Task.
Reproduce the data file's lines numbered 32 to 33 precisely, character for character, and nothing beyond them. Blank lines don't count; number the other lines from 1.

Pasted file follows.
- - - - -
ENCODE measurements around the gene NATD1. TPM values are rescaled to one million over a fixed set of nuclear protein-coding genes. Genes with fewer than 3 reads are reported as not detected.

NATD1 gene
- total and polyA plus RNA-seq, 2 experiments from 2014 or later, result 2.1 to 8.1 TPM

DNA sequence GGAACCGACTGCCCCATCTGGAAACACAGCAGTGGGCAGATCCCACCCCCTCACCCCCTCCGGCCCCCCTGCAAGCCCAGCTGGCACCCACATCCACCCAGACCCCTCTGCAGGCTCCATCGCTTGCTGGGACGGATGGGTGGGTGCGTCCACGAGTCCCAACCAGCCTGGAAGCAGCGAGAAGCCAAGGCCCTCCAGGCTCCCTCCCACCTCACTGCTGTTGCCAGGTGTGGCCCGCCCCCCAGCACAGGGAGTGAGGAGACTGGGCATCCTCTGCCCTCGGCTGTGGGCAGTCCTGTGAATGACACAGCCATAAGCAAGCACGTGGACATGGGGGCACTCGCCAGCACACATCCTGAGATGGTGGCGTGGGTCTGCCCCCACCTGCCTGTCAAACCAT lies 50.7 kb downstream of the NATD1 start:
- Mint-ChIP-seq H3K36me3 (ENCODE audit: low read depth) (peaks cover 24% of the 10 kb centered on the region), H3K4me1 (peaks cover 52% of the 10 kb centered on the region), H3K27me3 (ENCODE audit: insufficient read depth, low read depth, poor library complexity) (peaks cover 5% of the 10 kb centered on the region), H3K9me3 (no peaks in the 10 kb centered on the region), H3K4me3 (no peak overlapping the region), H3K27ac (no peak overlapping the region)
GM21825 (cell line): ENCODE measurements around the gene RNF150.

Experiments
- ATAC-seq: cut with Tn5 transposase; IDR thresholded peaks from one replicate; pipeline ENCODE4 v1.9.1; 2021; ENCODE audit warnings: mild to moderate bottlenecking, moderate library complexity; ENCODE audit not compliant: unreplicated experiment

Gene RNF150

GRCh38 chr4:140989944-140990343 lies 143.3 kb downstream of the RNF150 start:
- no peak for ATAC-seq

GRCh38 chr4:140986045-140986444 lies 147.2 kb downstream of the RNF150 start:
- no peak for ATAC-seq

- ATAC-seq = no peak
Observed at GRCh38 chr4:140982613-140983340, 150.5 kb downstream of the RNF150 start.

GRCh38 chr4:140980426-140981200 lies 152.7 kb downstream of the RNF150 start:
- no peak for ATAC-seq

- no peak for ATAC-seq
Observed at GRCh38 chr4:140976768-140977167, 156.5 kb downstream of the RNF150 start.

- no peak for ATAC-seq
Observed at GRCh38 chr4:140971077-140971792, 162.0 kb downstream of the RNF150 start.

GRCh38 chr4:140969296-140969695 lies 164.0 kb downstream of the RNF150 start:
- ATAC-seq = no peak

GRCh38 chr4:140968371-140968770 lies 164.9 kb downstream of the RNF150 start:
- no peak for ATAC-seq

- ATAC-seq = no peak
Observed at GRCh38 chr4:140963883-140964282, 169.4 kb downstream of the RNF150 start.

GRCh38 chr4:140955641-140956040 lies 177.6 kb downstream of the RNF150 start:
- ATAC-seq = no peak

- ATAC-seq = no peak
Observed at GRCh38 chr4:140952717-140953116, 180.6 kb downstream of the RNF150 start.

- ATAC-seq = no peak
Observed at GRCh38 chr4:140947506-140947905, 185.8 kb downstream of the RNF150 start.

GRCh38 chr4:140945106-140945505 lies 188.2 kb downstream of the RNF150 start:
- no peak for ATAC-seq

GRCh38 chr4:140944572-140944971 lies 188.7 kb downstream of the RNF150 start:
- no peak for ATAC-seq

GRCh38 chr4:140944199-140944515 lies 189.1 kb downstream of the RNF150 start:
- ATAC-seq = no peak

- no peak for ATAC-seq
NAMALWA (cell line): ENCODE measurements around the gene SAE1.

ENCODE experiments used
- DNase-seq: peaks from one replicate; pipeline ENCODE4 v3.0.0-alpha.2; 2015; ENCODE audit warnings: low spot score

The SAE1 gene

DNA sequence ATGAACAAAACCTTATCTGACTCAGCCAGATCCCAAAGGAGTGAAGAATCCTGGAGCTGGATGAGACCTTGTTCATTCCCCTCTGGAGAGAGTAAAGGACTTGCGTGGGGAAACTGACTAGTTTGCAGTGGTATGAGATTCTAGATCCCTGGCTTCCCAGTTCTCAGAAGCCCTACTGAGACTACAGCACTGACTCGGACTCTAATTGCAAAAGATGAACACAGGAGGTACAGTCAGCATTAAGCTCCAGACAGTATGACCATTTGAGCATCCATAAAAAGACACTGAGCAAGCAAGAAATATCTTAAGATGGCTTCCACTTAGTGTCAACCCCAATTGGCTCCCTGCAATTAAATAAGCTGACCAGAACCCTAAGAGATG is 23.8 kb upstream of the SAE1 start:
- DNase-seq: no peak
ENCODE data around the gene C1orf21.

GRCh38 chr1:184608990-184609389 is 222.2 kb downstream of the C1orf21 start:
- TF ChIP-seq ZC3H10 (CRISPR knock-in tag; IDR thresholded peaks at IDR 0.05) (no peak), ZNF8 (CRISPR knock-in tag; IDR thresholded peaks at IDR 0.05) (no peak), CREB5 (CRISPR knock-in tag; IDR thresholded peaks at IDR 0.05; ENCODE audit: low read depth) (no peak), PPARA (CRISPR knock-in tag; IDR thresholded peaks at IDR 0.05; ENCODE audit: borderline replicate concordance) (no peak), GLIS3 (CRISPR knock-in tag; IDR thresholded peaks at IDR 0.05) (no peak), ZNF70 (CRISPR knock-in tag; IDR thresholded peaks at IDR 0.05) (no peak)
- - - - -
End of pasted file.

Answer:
- ATAC-seq = no peak
Observed at GRCh38 chr4:140947506-140947905, 185.8 kb downstream of the RNF150 start.